Undergraduate students come to college from a myriad of pathways for a variety of purposes, and the same can be said of them as they leave to head off into their next endeavors. Arguably, the most important goal of higher education is to prepare students to achieve their postcollege aspirations, and campuses typically pursue that goal through a combination of curricular and co–curricular programs and services for students.
This issue offers readers a glimpse into contemporary context and practice related to helping students with their after–college transition from one form of education (two–year or four–year) to the next (four–year, graduate, or professional school), from education to workforce, or from education to military service.
This is the 138th volume of this Jossey–Bass higher education quarterly series. An indispensable resource for vice presidents of student affairs, deans of students, student counselors, and other student services professionals, New Directions for Student Services offers guidelines and programs for aiding students in their total development: emotional, social, physical, and intellectual.
1. Preparing Students for After–College Life: The Context 5Kelli K. SmithThis chapter addresses the context in which student affairs professionals, faculty, and other mentors prepare students for after–college life.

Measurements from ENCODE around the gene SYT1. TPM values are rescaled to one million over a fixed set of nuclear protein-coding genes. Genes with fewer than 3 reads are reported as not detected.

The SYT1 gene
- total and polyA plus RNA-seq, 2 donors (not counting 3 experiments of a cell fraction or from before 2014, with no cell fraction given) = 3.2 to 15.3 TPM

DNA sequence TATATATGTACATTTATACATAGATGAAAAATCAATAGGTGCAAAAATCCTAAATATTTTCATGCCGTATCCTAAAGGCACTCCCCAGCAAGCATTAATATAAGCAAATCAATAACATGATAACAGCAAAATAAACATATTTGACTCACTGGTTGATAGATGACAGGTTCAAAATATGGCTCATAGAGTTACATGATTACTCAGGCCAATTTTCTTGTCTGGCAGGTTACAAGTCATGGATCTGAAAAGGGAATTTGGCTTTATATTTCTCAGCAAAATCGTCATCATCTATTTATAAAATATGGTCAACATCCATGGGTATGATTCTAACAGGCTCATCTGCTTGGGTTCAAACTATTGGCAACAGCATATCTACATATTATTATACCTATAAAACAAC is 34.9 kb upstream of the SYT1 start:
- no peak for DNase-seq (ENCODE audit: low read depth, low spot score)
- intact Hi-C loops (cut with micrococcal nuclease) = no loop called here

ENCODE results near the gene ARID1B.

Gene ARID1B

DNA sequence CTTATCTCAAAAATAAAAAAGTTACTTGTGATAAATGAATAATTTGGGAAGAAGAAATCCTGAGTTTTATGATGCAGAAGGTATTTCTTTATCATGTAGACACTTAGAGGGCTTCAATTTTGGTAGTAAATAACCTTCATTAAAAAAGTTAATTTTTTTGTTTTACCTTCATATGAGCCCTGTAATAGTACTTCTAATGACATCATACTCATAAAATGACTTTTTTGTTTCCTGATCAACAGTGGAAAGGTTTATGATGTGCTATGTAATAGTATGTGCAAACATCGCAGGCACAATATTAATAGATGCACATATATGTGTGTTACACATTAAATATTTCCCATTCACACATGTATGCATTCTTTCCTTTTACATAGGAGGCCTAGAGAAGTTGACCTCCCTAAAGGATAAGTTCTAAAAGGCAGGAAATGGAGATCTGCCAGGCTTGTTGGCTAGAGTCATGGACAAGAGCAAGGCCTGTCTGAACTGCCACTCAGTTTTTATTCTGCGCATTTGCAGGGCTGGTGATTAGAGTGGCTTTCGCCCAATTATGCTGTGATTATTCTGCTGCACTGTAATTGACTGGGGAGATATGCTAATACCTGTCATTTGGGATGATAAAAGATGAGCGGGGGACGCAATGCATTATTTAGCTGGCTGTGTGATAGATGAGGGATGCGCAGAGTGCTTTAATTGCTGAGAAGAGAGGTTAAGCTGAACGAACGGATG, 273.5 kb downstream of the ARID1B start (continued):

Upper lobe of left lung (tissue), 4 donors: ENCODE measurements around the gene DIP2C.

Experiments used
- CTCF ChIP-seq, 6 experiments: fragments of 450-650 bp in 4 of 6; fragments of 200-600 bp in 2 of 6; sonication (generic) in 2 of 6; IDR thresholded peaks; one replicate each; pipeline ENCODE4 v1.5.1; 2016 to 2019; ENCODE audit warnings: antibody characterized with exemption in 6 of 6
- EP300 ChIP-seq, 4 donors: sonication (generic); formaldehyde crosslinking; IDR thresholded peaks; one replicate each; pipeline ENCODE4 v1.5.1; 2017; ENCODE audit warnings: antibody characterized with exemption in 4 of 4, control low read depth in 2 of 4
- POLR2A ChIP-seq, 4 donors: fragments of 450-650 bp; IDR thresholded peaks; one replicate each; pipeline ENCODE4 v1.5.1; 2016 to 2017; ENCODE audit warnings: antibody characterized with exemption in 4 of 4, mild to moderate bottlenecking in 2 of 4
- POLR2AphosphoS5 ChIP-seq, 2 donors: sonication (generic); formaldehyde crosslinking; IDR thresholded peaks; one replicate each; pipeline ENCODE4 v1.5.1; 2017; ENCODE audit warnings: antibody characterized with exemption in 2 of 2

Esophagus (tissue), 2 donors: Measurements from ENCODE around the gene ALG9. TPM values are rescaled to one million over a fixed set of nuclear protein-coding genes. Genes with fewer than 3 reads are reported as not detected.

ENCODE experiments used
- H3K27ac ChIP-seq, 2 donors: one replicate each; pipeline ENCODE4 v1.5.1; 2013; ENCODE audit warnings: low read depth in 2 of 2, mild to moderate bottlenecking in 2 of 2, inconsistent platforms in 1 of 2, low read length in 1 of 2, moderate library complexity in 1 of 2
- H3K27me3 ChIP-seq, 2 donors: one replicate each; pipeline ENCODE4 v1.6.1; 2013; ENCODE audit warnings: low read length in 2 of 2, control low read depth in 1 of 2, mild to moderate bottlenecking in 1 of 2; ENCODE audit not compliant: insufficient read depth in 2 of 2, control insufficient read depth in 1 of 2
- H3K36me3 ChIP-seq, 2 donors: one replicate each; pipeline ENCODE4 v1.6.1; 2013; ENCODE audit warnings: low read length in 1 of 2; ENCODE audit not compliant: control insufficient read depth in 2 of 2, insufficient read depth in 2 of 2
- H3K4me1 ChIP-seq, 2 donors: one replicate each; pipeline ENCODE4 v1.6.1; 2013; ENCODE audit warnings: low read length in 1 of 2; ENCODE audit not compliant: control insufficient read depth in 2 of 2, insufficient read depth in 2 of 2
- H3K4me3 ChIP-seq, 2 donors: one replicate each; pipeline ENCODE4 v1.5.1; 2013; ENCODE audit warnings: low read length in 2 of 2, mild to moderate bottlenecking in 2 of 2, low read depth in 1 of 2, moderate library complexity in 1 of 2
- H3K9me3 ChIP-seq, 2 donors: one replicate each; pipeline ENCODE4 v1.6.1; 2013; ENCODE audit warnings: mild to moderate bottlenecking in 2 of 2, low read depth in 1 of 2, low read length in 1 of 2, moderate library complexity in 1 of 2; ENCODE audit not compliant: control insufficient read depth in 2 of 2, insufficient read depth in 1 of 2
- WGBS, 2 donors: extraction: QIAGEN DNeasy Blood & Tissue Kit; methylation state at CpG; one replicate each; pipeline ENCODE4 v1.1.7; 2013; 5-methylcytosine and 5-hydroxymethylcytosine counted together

2. Engaging Theories and Models to Inform Practice 13Amanda KrausThis chapter explores theories and models that can inform student affairs practitioners and faculty in preparing students for life after college.
3. Pathway Programs to Life after College 29Jim F. McAteePrograms are one avenue for preparing students for after–college life. General principles, theories, and examples of such programs are discussed here.
4. Four Programmatic Approaches to Assisting Students′ Transition from College 43Amy Diepenbrock and Wanda GibsonThis chapter describes four programs designed to assist students in the transition to after–college life.
5. Overview of Curricular Approaches 59Cameo V. Hartz and Jill ParkerInstitutions use both programmatic and curricular approaches to address students′ transition to life after college. While Chapter Four discusses the programmatic approaches, this chapter provides an overview of the curricular approaches.
6. Case Studies of Curricular Approaches 75Ann G. Mills and Janice SuteraThis chapter provides an overview of the career courses adapted by three universities to support the career transition process for each of their student populations. Each university varies by size, location, student population, and approach in the support of the career development needs of their students.
7. Looking Forward: New Challenges and Opportunities 91Elizabeth J. BushnellThis chapter looks ahead to consider how changes in higher education and other social arenas might offer challenges and opportunities that can inform how student affairs practitioners and faculty colleagues assist students in preparing for after–college life.